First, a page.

In 2010, Carla Morrison released “Compartir,” a sentimental love ballad expressing the yearn and angst of wanting to share life with someone who is far away, on her debut EP, Mientras Tú Dormías. The breakthrough single proved to be a popular dedication among first loves and engaged couples and helped the Mexican singer-songwriter establish herself among a rare class of young artists whose voice is truly their instrument. Morrison’s vocals stretch and bend words; her voice is delicate yet strong, and moves with ease between a vulnerable croon and the wail of hurt.
Morrison’s music continued to serve as grounds for exploration in love, desire, joy, and heartbreak. In 2012, she belted Dejenme Llorar, and in 2015 came the album Amor Supremo. The latter, for me, is the culmination of a bright career in music and the clearest expression of Morrison’s lyrical gifts. On this record, she feels the blues, using her past experiences in romance as personal agency and reinforcement. But for every moment of sadness or hopelessness, she emotes some internal resolve.
A record as ambitious in name and content, Amor Supremo felt like a precursor to the big times — and it was. She performed at Coachella, shared a bill with rock giants Enjambre at Mexico City’s Palacio de los Deportes, headlined the city’s famous Auditorio Nacional, opened tours from Spain to Latin America, and executed a sold-out stretch of U.S. dates. Her success snowballed — and then, almost overnight, Morrison appeared to have walked away entirely from music, leaving fans with a discography of elite Spanish-language sad-girl songs and a lingering question mark.
“Music was my refuge and that was no longer a safe space.”
“I remember when we had our last show in 2017 and getting excited that the show was actually canceled because of the rain. I thought, let it get canceled, man. I’m fucking tired. I want to go home,” the 35-year-old tells Refinery 29 Somos over Zoom. “I was just super tired. And I remember feeling like this sucks and why am I thinking this way? This isn’t normal.”
In the middle of her success, Morrison paused everything and began to question not just her purpose, but her very existence. “I would find myself thinking often that I wanted to die. Being a highly sensitive person, it was just overwhelming,” she continues. “My thoughts just got very dark after that. I was very suicidal believing that nobody appreciated or cared about me.”
Where Morrison’s inner voice once guided her to life’s most promising steps, she was now grappling with what she was hearing. “I was living to meet everybody else’s expectations, but not mine,” she recalls. “I didn’t even have a personal life. I didn’t have any hobbies. Music was my refuge and that was no longer a safe space.”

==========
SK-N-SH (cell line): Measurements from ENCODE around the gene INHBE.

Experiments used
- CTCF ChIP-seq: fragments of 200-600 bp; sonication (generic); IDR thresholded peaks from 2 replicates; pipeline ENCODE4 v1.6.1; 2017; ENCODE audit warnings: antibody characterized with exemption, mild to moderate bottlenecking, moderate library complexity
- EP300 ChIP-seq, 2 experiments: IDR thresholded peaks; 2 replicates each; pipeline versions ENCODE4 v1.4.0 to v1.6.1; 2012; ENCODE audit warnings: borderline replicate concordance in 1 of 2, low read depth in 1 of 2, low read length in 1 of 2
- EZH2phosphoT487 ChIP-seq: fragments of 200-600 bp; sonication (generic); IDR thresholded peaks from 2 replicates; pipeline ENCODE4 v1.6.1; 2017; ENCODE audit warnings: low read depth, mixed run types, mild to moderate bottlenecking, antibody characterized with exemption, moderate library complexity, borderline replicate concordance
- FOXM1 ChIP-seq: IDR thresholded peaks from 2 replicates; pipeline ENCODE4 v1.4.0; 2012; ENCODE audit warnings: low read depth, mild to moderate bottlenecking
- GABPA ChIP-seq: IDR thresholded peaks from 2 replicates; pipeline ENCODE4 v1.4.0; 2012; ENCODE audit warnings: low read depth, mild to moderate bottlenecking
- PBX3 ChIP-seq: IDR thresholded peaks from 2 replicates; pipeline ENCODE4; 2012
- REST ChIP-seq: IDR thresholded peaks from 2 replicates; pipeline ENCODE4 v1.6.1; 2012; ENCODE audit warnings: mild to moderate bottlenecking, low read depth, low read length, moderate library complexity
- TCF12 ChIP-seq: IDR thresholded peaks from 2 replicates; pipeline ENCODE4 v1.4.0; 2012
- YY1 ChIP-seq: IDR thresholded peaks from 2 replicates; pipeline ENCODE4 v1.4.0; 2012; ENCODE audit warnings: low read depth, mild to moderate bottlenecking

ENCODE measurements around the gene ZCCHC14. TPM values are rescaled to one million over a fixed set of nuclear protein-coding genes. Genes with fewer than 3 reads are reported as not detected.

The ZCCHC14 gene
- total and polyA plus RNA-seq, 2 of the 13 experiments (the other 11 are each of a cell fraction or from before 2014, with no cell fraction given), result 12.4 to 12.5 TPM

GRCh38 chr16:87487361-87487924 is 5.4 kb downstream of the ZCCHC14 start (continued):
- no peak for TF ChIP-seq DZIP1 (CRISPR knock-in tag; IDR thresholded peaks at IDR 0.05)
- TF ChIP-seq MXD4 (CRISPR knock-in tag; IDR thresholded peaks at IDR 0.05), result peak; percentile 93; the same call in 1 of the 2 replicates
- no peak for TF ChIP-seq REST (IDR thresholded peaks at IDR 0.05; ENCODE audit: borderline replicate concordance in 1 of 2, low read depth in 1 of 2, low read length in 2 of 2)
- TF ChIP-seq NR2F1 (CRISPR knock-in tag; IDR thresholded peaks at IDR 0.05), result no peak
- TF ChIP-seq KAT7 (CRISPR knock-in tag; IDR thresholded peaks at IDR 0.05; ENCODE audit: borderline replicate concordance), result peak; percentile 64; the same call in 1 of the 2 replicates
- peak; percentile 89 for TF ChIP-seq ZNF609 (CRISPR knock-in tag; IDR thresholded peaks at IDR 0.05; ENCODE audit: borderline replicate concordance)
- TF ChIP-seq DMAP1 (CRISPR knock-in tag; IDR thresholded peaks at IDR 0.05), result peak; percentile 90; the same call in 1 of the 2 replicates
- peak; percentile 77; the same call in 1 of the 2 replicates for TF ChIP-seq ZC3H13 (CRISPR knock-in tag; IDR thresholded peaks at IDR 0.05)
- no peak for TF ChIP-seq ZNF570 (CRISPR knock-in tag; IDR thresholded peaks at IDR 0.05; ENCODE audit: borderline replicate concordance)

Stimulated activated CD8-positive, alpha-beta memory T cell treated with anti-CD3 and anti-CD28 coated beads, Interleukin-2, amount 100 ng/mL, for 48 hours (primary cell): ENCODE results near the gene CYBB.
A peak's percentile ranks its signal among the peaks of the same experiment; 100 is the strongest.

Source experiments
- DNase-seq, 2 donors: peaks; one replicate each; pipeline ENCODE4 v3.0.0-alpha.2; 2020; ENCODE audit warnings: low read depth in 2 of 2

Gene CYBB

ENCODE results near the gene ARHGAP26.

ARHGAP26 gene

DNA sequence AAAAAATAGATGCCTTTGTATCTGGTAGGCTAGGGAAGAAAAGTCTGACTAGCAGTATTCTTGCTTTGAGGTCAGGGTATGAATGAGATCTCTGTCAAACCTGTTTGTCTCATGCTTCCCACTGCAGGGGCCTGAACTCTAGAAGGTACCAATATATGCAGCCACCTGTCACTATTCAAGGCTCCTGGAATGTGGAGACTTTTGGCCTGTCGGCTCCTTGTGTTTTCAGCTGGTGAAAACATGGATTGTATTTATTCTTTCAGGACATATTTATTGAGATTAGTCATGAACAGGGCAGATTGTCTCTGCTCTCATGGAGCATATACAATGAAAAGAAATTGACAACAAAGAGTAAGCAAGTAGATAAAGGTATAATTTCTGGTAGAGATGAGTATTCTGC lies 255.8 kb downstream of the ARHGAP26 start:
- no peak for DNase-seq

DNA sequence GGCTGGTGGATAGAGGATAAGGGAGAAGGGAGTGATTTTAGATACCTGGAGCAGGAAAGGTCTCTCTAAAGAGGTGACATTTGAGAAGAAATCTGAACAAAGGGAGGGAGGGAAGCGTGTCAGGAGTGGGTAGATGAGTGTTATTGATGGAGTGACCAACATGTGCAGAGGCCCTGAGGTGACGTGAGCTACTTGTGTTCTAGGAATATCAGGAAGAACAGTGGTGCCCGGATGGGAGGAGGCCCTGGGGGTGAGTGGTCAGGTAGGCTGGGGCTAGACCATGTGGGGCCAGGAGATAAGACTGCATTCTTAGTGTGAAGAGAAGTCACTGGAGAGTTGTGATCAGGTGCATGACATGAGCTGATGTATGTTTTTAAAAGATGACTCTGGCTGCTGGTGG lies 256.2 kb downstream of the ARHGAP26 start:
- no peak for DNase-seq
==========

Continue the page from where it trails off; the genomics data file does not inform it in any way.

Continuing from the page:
In a collapsed mental and emotional state, Morrison relocated to Paris with her husband, and it proved to be both necessary and humbling. “I had to find a place where I really had to start from zero. That challenged me to spend time with and rely only on myself to build a solid relationship with self-worth and autonomy,” she says.
She had to die to be reborn, a revival she sings about in her new studio project El Renacimiento. “Desperté un día sin sentir ganas de querer seguir, algo ya me hundía en mi cama,” she hums the intro, painting a picture of sheer despair before reaching her crescendo and the definitive ethos for the whole project. “La guerra dentro de mí, reclamaba fuerte en mí, fue la voz de mi alma.” Her focus track, “Diamantes,” is where Morrison’s internal warrior shines bright and where she serenades a love letter to herself. “I had to look inside and recognize the diamonds that lived in me and not just in a photo,” she professes. Throughout the album, she maintains the ethereal sound day-one fans will feel at home with, drawing in newcomers with more pop records like “Ansiedad.”
Because she had to study French in Paris and knew no one in the European city, Morrison spent a lot of her time in silence, putting the pieces of her life back together again. Taking jazz singing classes at a music conservatory helped shape the improvisation techniques central to her vocals on new material. Trips to museums around the City of Lights were critical periods of personal inventory. This season of study and childlike exploration ultimately became instrumental in Morrison’s newfound self-image and self-love. The invite to lay down a galactic opening to J. Balvin’s 2018 Vibras, and surprise opportunities to collaborate with Ricky Martin on his recent “Recuerdo,” emboldened Morrison’s instincts to explore deeper with her artistry. “I’ve learned to accept that life sometimes is supposed to be hard,” she expresses knowingly. “My attitude toward myself and the patience I have reserved for myself is what has changed.”
“I love that I’m singing differently, I’m writing differently, I’m expressing differently. I’m just doing everything different now.”
Nearly seven years after her last project, an ongoing global pandemic, and a journey toward healing later, Morrison is reintroducing herself with El Renacimiento. “I call this a rebirth because I had to die things in my life to be able to come alive again — this time, on my own terms,” she says. In 2021, she returned with “No Me Llames,” “Obra de Arte,” and “Contigo,” all of which live on the new album, due April 29 via her longtime indie label Cosmica.
“‘Encontrarme’ is one of the songs that I feel I want to make into a whole album,” she says of the LP’s final cut. “Because I feel like it captures who I am today. I love that I’m singing differently, I’m writing differently, I’m expressing differently. I’m just doing everything different now.”
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